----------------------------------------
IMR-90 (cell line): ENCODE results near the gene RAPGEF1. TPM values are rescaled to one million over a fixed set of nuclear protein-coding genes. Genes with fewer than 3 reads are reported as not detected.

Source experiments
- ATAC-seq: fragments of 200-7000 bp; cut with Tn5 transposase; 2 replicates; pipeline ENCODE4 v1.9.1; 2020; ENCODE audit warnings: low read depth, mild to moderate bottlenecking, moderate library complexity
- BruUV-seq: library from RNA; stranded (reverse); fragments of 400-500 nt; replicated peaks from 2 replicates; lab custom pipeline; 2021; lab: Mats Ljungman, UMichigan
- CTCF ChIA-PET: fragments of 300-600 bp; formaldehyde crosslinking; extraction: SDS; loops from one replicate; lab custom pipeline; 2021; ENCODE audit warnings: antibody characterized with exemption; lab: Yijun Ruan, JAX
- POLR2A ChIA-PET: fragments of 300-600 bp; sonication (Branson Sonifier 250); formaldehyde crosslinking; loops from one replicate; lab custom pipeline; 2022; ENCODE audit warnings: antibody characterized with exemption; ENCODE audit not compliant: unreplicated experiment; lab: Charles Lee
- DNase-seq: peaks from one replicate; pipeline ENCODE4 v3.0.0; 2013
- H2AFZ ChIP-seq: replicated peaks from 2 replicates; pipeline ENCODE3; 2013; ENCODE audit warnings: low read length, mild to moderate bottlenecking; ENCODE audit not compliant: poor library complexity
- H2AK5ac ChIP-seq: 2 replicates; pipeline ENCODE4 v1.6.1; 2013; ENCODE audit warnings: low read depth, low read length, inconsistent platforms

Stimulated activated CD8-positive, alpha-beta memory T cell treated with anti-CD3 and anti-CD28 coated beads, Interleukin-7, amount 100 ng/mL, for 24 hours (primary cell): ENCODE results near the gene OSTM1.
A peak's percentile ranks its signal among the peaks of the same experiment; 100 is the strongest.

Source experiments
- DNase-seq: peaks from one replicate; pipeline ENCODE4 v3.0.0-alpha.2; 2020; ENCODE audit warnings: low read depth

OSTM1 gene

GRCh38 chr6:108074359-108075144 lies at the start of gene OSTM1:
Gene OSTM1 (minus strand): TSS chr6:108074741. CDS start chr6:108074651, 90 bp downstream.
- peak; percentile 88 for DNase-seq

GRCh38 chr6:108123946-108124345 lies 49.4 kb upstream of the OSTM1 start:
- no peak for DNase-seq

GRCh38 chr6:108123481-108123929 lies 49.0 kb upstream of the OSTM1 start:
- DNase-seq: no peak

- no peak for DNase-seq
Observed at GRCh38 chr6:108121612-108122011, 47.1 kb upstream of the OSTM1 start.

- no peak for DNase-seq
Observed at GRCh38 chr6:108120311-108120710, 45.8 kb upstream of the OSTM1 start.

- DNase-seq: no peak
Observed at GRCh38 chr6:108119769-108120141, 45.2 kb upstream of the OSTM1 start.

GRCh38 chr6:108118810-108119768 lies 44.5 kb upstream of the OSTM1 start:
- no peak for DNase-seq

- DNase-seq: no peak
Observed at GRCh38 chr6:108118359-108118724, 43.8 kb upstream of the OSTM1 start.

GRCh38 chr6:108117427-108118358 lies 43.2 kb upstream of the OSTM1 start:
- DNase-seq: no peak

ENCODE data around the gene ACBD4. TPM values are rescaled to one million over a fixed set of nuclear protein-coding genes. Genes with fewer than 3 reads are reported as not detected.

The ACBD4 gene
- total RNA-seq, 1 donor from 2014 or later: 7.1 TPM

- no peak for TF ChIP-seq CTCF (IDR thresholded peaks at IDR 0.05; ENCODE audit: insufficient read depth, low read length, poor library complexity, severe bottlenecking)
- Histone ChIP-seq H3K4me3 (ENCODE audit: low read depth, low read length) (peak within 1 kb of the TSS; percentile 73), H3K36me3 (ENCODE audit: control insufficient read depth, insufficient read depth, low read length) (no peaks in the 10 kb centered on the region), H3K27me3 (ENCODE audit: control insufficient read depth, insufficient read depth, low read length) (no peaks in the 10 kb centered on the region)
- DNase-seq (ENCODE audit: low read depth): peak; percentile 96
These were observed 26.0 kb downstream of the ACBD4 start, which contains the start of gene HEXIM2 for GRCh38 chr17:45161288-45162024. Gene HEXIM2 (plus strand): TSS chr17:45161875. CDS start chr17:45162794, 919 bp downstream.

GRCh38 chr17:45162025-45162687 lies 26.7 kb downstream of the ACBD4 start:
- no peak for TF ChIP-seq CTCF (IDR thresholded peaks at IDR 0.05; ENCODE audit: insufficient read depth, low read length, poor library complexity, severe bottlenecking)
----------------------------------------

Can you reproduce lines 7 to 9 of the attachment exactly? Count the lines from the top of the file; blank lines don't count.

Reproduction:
- DNase-seq: peaks from one replicate; pipeline ENCODE4 v3.0.0; 2013
- H2AFZ ChIP-seq: replicated peaks from 2 replicates; pipeline ENCODE3; 2013; ENCODE audit warnings: low read length, mild to moderate bottlenecking; ENCODE audit not compliant: poor library complexity
- H2AK5ac ChIP-seq: 2 replicates; pipeline ENCODE4 v1.6.1; 2013; ENCODE audit warnings: low read depth, low read length, inconsistent platforms